Examining Prosocial behavior through forgiveness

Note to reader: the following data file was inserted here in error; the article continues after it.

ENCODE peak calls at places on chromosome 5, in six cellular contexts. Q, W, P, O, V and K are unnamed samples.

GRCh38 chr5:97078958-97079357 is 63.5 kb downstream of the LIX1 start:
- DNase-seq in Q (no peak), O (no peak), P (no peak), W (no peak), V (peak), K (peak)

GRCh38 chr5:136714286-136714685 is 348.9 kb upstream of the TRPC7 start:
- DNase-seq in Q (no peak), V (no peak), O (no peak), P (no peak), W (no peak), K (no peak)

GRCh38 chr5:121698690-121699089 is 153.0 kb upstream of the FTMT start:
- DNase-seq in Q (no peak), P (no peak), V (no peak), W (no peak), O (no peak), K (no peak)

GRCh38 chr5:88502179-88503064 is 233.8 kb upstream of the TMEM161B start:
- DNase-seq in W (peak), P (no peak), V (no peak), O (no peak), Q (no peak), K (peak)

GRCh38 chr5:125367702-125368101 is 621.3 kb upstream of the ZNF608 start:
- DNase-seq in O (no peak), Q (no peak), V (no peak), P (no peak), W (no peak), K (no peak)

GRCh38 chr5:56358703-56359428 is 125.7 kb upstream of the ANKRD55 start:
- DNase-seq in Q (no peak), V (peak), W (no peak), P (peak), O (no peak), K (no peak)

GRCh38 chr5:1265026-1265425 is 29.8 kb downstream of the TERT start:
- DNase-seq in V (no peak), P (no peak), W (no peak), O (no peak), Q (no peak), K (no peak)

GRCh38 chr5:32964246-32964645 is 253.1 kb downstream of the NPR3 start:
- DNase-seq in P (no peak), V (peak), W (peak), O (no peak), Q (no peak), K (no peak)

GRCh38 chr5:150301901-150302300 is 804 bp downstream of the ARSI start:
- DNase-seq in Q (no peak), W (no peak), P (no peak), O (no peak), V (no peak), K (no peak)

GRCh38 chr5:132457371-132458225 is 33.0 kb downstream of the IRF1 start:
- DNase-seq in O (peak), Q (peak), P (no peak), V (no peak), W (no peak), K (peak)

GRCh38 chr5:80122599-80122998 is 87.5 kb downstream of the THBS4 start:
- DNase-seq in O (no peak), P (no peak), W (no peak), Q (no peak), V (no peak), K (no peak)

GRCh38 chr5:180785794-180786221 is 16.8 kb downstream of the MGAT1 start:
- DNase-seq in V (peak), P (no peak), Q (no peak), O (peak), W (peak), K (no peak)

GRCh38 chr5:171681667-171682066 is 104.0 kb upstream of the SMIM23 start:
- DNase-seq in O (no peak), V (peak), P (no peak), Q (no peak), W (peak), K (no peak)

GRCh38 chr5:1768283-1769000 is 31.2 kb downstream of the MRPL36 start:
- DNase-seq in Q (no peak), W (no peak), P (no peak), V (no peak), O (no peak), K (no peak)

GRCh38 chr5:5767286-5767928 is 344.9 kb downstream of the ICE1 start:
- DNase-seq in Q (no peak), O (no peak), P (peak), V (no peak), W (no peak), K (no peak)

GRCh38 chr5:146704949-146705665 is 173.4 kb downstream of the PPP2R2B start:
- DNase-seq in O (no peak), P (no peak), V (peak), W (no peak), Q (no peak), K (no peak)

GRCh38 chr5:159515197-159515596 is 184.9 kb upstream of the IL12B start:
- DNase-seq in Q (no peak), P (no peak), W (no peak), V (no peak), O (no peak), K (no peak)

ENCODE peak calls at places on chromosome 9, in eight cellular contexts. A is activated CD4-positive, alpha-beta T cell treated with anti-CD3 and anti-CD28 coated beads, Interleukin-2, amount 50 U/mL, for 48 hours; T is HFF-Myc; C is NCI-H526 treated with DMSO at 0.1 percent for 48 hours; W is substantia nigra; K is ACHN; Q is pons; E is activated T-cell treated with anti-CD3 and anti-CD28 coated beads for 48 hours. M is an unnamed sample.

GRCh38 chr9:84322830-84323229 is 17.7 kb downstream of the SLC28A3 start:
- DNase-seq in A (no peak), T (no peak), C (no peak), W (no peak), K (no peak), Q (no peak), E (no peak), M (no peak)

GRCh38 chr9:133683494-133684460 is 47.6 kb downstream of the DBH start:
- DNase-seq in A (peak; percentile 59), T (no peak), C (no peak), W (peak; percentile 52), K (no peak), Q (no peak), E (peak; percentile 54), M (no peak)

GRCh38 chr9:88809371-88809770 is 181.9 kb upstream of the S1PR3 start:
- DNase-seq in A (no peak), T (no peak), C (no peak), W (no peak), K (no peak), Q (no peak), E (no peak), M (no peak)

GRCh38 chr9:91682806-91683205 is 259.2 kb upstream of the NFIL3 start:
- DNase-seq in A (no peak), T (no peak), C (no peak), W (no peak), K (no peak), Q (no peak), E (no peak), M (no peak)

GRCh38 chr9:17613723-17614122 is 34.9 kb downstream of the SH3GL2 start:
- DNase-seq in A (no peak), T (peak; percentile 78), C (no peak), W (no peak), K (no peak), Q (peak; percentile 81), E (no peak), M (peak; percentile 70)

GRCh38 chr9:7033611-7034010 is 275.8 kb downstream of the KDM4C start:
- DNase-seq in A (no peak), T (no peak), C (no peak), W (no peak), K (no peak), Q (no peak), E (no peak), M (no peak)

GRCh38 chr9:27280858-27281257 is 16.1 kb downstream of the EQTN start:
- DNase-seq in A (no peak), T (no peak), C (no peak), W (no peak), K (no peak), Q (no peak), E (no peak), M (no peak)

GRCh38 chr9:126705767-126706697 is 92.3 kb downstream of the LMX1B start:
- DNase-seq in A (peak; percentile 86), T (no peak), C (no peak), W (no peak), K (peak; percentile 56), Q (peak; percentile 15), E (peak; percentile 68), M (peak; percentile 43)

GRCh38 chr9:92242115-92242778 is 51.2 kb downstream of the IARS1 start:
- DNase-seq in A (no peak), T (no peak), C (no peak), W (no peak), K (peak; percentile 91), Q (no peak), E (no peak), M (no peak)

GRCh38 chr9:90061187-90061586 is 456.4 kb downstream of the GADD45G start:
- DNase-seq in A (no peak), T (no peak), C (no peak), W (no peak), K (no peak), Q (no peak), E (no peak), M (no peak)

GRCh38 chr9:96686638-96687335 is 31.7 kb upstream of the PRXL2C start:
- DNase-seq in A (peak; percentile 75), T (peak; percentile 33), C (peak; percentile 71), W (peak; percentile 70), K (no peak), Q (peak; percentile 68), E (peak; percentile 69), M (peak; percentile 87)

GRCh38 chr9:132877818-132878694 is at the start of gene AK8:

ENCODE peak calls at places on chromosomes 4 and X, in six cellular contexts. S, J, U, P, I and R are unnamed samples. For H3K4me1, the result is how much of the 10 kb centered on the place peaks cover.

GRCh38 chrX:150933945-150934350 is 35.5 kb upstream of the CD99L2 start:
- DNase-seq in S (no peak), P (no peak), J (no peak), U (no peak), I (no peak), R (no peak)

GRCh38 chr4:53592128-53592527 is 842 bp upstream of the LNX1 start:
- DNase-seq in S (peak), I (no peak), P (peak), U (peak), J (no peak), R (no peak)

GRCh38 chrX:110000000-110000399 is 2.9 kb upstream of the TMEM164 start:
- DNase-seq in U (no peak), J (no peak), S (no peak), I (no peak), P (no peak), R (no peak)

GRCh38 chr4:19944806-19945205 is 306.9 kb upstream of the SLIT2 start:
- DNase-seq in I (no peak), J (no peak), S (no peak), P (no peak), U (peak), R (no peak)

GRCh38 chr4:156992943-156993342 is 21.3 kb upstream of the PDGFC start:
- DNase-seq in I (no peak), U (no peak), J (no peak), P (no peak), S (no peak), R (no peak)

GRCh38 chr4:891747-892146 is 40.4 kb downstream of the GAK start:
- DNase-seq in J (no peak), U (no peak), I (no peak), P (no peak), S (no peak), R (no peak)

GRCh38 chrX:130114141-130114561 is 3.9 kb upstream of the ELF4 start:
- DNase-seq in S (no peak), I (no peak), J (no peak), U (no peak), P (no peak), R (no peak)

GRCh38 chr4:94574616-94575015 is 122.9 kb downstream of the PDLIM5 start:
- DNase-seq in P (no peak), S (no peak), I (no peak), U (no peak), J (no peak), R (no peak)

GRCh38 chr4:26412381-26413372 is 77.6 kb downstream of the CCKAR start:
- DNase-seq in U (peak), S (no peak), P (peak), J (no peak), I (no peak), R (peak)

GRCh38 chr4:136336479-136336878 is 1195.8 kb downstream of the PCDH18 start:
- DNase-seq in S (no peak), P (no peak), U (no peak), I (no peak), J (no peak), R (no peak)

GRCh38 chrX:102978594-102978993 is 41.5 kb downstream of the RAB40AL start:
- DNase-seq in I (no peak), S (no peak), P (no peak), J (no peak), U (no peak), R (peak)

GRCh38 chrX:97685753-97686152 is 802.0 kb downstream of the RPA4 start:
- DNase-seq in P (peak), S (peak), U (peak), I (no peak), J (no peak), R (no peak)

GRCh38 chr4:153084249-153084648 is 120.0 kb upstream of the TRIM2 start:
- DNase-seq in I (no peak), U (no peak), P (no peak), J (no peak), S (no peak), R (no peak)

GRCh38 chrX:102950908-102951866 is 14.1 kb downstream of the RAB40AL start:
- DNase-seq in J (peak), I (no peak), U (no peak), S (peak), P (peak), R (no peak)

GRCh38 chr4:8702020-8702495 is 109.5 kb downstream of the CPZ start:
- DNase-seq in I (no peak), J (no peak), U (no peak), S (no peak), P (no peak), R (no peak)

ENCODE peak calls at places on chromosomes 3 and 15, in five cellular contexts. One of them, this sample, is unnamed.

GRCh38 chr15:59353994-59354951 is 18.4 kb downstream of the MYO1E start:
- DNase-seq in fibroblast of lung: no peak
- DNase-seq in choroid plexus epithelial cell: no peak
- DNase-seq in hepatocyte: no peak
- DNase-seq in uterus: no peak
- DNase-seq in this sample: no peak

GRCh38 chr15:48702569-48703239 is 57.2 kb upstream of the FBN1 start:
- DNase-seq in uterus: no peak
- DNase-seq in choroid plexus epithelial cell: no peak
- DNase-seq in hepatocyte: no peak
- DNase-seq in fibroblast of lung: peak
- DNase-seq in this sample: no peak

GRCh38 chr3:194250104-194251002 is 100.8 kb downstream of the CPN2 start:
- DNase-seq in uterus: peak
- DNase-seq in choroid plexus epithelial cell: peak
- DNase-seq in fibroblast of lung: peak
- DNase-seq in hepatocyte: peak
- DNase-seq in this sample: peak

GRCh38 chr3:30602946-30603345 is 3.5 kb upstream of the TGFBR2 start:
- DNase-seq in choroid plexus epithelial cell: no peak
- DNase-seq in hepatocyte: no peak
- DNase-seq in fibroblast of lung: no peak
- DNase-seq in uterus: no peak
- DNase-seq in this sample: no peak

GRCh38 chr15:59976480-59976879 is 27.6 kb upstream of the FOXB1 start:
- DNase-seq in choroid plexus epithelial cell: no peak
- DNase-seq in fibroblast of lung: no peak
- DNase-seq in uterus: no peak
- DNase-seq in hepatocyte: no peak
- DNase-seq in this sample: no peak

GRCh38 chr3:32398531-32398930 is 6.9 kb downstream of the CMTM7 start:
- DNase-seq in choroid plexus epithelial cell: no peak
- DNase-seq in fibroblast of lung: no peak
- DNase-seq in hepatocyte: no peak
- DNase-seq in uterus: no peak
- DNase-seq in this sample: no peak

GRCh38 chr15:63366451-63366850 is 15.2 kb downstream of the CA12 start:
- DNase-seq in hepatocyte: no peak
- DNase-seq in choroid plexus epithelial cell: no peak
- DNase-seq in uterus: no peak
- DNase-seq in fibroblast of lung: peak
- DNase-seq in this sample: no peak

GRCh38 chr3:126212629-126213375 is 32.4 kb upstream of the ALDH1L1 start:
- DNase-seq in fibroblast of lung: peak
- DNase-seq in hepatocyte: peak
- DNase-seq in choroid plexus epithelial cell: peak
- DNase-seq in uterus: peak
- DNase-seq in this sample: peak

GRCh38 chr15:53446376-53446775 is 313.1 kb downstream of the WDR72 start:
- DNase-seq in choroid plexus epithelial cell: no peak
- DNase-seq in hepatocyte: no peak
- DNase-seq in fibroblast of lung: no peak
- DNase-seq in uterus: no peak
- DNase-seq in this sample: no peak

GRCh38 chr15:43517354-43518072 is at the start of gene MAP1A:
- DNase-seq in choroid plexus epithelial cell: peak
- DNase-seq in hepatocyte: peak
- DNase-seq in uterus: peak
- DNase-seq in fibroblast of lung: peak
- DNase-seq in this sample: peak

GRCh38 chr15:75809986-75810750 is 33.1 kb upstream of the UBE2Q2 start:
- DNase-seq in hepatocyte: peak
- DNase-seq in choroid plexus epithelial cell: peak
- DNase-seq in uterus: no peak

Interpersonal conflict is an inevitable part of social life. Elucidating factors that contribute to how we react to conflict has important implications for well-being and mental health. Through the use of several different methodologies, we have examined this question with colleagues at the University of Miami. We've found that conciliatory gestures exhibited by transgressors increase victims' perceptions of their transgressors' level of agreeableness, which increases forgiveness (Tabak & McCullough, 2012; Tabak et al., 2012) and reduces cortisol reactivity (Tabak & McCullough, 2012). In addition, we've shown that conciliatory gestures exhibited by transgressors increase victims' perceptions of their transgressors' relationship value and decrease perceptions of their transgressors' liklihood of exploiting them in the future (McCullough et al., 2014). Our research group has also found that early childhood experiences of family conflict and violence, as well as neighborhood crime and violence, contribute to decreased cooperation and higher rates of retaliation following a betrayal in trust (McCullough et al., 2012). All of this work contributed to a theoretical paper in which we discuss the evolution of forgiveness and revenge (McCullough, Kurzban, & Tabak, 2013).